A federal lawsuit alleging state officials targeted a group of nursing homes with enforcement procedures and violated their constitutional rights can proceed, a judge ruled after finding the plaintiff had sufficiently pleaded its claims.
Neiswanger Management Services LLC owns and operates five nursing home facilities that underwent multiple state inspections between 2012 and 2017 that resulted in fines, sanctions and citations.
Hyattsville-based Neiswanger filed suit last year against Patricia Nay, executive director of the Maryland Office of Health Care Quality and Dennis Schrader, then-secretary of the Department of Health, among others. Neiswanger claimed Schrader was urged by Nay, who oversees surveyors who report facilities’ violations, to implement and ultimately issue a ban on admissions for Neiswanger facilities in retaliation for the facilities’ appeal of citations.
U.S. District Judge Paul W. Grimm denied the defense motion to dismiss March 26 and ordered the case to proceed to discovery. The alleged retaliatory actions taken against Neiswanger — increased surveys, citations and a ban on admissions — could theoretically have chilled other facilities from exercising their First Amendment rights, Grimm ruled.
“Moreover, all of the alleged retaliatory actions resulted in Neiswanger devoting considerable time, energy, and money as it attempted to challenge the Defendants conduct as well as stave off further retaliatory action by them,” Grimm wrote. “Defendants’ alleged actions constituted an existential threat to Neiswanger and put its facilities at jeopardy of losing state and federal funding, as well as their licenses to operate. If such conduct was insufficient to chill a reasonable person’s exercise of their First Amendment rights — given the financial implications and the potential for closure — it is hard to imagine what would be.”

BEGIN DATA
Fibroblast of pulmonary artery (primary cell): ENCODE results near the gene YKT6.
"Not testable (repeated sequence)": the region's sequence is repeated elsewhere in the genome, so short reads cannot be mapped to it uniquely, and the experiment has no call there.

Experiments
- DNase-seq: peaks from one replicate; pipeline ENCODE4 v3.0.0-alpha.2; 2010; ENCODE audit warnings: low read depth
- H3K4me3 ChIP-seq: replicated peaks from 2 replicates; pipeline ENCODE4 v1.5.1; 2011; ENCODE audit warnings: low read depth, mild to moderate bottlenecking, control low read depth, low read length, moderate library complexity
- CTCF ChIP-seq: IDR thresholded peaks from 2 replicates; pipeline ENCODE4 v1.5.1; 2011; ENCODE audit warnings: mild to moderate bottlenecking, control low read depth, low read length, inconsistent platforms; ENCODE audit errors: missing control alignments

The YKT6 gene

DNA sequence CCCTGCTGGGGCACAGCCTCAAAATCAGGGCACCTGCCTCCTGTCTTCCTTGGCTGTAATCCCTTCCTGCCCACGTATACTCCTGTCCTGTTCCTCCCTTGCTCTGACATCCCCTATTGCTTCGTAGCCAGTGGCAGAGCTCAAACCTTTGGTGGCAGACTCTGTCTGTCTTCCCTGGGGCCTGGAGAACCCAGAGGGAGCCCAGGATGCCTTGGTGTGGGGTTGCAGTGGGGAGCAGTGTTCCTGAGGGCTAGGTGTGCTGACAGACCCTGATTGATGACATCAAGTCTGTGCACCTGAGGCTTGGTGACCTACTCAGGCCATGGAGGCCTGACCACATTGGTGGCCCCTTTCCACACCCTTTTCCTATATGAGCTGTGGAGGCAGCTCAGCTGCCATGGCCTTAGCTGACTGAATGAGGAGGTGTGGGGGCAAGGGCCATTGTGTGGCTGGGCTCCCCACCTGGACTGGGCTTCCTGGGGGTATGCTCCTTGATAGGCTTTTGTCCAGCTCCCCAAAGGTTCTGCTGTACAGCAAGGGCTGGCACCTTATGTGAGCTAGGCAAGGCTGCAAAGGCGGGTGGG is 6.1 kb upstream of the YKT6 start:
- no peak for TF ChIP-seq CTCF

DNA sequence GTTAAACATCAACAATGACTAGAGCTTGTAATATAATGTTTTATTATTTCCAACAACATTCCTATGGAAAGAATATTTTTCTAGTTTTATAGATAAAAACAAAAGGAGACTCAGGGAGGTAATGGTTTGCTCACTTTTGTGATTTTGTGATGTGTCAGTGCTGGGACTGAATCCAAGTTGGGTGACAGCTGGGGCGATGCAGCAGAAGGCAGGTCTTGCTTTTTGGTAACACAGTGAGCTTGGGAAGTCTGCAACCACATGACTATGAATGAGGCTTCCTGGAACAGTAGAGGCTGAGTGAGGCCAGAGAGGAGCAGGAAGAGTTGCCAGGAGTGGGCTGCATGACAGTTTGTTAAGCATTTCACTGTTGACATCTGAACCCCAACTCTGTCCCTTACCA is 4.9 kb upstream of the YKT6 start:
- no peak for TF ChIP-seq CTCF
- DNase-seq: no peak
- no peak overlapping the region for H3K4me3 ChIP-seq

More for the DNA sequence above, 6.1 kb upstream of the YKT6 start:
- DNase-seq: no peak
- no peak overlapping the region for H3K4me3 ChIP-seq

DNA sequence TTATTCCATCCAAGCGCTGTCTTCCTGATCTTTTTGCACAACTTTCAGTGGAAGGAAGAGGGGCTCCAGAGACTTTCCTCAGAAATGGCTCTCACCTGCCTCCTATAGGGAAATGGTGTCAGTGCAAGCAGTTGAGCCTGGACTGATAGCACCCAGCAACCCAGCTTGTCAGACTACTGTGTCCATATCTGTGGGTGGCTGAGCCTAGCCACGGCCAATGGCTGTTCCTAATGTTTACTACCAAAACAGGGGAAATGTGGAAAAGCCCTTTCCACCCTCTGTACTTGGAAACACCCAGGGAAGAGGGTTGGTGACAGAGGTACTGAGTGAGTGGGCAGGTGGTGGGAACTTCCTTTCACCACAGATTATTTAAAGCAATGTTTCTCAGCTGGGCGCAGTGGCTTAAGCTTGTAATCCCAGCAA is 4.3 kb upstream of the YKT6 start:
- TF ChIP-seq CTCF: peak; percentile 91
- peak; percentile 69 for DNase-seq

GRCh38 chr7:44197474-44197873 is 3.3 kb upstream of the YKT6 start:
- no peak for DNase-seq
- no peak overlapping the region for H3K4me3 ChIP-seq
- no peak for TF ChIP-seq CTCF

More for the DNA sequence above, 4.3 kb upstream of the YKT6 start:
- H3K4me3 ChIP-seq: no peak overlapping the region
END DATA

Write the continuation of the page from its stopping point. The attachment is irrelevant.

The defendants argued Neiswanger’s fighting the citations was not close enough in time to the alleged retaliation to prove it was related but Grimm said “numerous” protected activities followed closely by retaliation were set forth in the lawsuit. Neiswanger pointed to citations issued to a facility within one month of the facility prevailing in court on a citation appeal, as well as surveys initiated at multiple facilities the month after legislation was introduced in the Maryland General Assembly at Neiswanger’s request.
“These alleged retaliatory actions each followed Neiswanger’s protected activities by one month or less,” Grimm wrote.
Grimm also found the plaintiff sufficiently pleaded due process and equal protection violations and declined to find Nay and Schrader had absolute immunity from the suit but said the parties can revisit whether they have qualified immunity after discovery has been conducted.
Neiswanger is represented by Scott D. Nelson of Walker, Murphy & Nelson LLP in Rockville as well as attorneys from Atlanta-based Arnall Golden Gregory LLP. Nelson was not immediately available for comment Friday.
A spokeswoman for the attorney general’s office did not immediately respond to a request for comment Friday.
The case is Neiswanger Management Services LLC et al. v. Patricia T. Nay et al., 8:17cv00746.
The facilities also were involved in litigation with the state over whether Attorney General Brian E. Frosh can seek a court order blocking the involuntary discharge of patients. The Court of Appeals upheld Frosh’s power to do so under the Patient’s Bill of Rights in February.